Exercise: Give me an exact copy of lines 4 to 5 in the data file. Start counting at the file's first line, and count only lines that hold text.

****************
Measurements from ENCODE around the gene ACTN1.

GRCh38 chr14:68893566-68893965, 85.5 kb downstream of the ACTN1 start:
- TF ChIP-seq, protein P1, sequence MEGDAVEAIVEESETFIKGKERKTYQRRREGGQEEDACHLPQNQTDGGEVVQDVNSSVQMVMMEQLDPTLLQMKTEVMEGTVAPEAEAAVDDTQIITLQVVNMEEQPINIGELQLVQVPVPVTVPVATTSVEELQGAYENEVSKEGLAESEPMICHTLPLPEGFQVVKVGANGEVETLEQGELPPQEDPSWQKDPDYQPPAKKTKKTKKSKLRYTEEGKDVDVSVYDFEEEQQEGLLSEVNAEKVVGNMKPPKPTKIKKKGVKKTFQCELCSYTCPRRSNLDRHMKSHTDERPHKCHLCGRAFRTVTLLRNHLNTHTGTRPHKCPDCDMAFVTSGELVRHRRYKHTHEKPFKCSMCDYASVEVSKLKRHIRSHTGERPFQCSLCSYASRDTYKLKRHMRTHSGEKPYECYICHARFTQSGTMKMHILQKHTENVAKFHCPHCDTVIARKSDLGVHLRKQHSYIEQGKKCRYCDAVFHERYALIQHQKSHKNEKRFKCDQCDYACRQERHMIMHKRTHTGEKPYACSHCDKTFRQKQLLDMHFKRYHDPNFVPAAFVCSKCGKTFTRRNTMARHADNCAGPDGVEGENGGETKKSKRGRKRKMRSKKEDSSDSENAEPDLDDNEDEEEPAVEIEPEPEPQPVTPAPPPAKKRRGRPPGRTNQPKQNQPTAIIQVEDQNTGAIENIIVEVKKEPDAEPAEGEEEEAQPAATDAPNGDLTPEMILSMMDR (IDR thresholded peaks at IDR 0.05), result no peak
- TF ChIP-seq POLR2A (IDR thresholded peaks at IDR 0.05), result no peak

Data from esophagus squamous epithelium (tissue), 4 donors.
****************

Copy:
- TF ChIP-seq POLR2A (IDR thresholded peaks at IDR 0.05), result no peak

Data from esophagus squamous epithelium (tissue), 4 donors.